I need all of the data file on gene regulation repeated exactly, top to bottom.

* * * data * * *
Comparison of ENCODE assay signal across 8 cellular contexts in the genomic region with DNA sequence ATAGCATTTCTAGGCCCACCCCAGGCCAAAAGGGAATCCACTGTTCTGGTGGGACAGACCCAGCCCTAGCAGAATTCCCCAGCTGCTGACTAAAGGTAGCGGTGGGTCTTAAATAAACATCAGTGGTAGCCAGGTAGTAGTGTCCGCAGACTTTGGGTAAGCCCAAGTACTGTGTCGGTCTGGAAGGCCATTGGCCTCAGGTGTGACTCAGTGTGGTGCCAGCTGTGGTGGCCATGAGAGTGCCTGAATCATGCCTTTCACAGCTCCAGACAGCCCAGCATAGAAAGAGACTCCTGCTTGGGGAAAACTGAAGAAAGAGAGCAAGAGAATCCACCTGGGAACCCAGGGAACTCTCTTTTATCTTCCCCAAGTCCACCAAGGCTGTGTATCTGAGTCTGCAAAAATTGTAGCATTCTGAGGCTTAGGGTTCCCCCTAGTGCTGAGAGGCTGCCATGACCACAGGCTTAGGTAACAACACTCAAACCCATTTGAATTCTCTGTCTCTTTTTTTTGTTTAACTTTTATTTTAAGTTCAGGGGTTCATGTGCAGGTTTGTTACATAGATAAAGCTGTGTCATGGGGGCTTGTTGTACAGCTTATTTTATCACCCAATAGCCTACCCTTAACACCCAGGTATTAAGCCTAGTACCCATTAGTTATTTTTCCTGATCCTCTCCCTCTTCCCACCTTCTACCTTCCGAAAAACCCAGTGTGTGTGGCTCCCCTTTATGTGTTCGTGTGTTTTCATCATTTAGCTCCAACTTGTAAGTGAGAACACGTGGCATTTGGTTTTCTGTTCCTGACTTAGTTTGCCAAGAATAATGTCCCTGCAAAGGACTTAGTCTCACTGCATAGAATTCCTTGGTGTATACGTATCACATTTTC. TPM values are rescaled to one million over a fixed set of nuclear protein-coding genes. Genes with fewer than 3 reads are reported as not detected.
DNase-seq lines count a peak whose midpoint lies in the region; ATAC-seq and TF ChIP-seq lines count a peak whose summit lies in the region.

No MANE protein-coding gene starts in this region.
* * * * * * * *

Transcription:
Comparison of ENCODE assay signal across 8 cellular contexts in the genomic region with DNA sequence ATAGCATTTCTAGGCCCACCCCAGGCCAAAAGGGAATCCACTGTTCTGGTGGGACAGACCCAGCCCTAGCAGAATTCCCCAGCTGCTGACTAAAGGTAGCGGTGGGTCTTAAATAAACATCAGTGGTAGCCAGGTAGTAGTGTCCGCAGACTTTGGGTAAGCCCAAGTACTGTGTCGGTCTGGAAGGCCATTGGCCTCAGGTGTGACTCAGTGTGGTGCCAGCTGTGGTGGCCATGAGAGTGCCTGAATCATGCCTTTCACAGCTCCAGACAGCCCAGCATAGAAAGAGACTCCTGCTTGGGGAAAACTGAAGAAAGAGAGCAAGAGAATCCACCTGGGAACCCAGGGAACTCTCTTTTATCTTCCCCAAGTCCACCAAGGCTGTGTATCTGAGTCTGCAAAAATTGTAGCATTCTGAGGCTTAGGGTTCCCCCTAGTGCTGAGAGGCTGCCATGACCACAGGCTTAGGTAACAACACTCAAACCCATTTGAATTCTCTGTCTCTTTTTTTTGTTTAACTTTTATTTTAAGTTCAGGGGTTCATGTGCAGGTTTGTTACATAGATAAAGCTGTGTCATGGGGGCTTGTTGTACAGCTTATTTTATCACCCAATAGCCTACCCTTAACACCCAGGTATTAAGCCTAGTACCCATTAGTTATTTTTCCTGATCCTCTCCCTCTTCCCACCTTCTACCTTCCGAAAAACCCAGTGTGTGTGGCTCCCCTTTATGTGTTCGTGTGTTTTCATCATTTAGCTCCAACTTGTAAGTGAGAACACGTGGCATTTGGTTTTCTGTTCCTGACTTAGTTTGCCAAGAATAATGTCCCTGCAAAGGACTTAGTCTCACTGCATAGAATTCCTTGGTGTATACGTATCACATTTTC. TPM values are rescaled to one million over a fixed set of nuclear protein-coding genes. Genes with fewer than 3 reads are reported as not detected.
DNase-seq lines count a peak whose midpoint lies in the region; ATAC-seq and TF ChIP-seq lines count a peak whose summit lies in the region.

No MANE protein-coding gene starts in this region.